Comparison of bovine milk oligosaccharides in native North European cattle breeds

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  • Anne Vuholm Sunds
  • Apichaya Bunyatratchata, Department of Food Science and Technology, University of California-Davis
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  • Randall Robinson, Department of Food Science and Technology, University of California-Davis, United States
  • Maria Glantz, Department of Food Technology, Engineering and Nutrition, Lund University
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  • Marie Paulsson, Department of Food Technology, Engineering and Nutrition, Lund University
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  • Daiva Leskauskaite, Department of Food Science and Technology, Kaunas University of Technology
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  • Anne Pihlanto, Natural Resources Institute Finland
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  • Ragnhils Inglingstad, Faculty of Chemistry, Biotechnology and Food Science, Norwegian University of Life Sciences
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  • Tove G. Devold, Department of Chemistry, Biotechnology and Food Science, Norwegian University of Life Sciences, Norway
  • Gerd E. Vegarud, Department of Chemistry, Biotechnology and Food Science, Norwegian University of Life Sciences, Norway
  • Bryndis Eva Birgisdottir, The Unit for Nutrition Research, Faculty of Food Science and Nutrition, School of Health Sciences, University of Iceland, Reykjavik, Iceland.
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  • Maria Gudjonsdottir, The Unit for Nutrition Research, Faculty of Food Science and Nutrition, School of Health Sciences, University of Iceland, Reykjavik, Iceland.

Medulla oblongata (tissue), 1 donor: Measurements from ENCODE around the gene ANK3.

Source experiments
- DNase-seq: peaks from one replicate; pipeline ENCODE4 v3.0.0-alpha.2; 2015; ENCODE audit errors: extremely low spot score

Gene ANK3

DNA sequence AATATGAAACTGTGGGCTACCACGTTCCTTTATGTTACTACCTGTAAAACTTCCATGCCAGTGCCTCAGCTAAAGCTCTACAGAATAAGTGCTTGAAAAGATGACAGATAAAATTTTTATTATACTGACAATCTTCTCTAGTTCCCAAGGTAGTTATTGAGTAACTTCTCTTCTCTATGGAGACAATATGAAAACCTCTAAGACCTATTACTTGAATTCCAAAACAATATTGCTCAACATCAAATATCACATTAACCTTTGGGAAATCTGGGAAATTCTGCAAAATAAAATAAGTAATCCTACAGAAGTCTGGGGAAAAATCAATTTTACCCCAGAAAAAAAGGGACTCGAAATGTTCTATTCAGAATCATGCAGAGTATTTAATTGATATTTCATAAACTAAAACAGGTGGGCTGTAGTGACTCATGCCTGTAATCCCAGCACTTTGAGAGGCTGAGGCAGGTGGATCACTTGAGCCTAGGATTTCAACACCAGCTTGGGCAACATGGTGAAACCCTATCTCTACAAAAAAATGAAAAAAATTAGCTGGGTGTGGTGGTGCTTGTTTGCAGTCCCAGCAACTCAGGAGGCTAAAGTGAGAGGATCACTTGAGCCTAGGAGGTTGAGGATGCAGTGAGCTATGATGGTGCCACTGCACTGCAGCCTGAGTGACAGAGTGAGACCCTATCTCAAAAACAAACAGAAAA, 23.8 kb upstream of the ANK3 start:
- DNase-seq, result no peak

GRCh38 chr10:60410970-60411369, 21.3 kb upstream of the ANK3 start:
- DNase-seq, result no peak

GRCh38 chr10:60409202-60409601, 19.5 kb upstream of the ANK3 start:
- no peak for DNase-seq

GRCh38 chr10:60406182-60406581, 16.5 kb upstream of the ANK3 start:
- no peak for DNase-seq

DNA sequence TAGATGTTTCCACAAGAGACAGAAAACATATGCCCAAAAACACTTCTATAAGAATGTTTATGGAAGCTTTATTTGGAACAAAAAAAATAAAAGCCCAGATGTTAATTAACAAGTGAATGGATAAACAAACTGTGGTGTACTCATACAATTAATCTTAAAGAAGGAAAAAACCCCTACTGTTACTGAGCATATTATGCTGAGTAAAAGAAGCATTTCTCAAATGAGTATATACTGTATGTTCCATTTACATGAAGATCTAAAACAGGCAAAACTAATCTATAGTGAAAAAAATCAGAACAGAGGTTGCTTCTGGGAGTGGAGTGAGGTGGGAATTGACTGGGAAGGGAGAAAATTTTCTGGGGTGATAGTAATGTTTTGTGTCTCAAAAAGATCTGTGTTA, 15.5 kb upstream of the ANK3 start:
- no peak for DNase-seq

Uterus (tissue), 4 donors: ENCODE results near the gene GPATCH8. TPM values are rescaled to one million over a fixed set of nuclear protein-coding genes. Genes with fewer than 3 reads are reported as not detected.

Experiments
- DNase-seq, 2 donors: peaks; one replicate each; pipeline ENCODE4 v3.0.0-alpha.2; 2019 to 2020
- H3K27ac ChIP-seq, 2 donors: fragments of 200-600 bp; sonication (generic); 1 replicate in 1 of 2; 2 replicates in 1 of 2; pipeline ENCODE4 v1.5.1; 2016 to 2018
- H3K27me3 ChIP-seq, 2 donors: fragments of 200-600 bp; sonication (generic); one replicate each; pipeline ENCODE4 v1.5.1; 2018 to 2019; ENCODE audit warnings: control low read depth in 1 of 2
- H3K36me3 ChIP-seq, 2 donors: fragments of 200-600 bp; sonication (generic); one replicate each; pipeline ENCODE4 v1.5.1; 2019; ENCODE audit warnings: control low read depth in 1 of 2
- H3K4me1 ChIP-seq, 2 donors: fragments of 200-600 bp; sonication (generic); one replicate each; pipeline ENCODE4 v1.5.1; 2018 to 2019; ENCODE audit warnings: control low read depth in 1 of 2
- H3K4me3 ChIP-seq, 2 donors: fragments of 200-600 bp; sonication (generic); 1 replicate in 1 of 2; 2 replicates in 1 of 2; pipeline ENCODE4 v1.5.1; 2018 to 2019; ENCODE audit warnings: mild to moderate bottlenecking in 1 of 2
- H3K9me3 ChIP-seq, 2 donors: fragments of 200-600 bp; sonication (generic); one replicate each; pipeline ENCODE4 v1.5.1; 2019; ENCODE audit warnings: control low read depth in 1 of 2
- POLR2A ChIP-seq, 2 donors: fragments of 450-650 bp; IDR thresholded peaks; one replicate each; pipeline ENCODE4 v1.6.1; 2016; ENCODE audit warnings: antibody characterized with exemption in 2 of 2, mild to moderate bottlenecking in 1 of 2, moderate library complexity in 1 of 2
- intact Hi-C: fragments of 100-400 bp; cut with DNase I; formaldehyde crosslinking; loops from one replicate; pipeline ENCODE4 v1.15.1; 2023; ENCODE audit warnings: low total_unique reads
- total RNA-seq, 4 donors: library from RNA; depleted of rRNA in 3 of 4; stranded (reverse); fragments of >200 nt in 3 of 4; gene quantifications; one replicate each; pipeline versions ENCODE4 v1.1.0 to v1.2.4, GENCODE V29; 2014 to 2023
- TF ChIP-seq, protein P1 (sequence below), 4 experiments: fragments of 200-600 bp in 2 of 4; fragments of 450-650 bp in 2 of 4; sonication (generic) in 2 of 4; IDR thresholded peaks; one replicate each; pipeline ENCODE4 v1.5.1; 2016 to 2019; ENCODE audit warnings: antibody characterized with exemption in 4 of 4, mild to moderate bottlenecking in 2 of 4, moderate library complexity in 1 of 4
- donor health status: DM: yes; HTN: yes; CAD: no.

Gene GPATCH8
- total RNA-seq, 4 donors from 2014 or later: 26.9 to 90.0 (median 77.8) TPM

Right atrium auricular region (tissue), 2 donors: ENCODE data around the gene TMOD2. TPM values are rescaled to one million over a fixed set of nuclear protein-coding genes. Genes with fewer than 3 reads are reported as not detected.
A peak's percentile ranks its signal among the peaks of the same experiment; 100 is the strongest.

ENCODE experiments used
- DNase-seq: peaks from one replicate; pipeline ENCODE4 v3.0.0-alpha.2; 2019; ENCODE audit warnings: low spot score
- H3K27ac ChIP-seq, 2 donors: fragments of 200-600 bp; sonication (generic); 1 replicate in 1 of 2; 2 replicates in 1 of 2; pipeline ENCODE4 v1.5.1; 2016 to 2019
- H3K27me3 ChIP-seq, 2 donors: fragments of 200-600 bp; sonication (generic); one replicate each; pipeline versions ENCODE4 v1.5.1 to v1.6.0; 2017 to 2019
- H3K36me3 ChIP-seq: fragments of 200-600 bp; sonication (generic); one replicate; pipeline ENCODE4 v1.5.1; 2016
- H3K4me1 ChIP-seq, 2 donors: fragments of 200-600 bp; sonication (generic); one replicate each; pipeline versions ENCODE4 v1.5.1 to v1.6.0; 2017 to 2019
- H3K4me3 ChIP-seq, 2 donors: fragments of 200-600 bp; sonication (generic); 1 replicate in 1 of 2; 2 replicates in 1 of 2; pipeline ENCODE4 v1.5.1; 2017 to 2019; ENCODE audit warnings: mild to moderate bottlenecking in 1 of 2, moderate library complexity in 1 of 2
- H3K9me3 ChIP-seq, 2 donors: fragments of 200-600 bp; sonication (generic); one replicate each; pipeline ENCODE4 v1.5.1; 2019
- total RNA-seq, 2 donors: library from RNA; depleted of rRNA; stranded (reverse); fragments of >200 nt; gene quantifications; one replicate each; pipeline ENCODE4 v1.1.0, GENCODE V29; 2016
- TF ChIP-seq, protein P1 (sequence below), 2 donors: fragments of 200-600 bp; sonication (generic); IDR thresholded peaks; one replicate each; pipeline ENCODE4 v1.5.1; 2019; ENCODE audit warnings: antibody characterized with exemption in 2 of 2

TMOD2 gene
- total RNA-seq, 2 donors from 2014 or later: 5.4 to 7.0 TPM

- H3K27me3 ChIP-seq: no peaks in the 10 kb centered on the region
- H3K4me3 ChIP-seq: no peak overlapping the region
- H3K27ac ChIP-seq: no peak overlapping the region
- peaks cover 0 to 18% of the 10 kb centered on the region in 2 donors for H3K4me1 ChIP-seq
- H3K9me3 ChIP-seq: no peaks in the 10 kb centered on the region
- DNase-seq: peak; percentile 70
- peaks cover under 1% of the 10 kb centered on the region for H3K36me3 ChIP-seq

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  • Daniela Barile, Department of Food Science and Technology, University of California-Davis, United States
  • Lotte Bach Larsen
  • Nina Aagaard Poulsen
Milk oligosaccharides are of high interest due to their bioactive properties. This study is the first to characterise milk oligosaccharides from native North European cattle breeds, as represented by 80 milk samples collected from eight native breeds originated from Norway (Norwegian Doela cattle and Norwegian Telemark cattle), Sweden (Swedish Mountain cattle), Denmark (Danish Red anno 1970), Iceland (Icelandic cattle), Lithuania (native Lithuanian Black and White) and Finland (Western Finncattle and Eastern Finncattle). Using high-performance liquid-chromatography chip/quadrupole time-of-flight mass-spectrometry, 18 unique monosaccharide compositions and a multitude of isomers were identified. No N-glycolylneuraminic acid was identified among these breeds. Western Finncattle milk was most abundant in neutral, acidic and fucosylated oligosaccharides. Further, Eastern Finncattle milk was significantly higher in acidic oligosaccharides and Icelandic cattle milk significantly higher in fucosylated oligosaccharides, compared to the mean. This study highlights specific native breeds of particular interest for future exploitation of milk oligosaccharides and breeding strategies.
Original languageEnglish
Article number104917
JournalInternational Dairy Journal
Volume114
Number of pages11
ISSN0958-6946
DOIs
Publication statusPublished - Mar 2021

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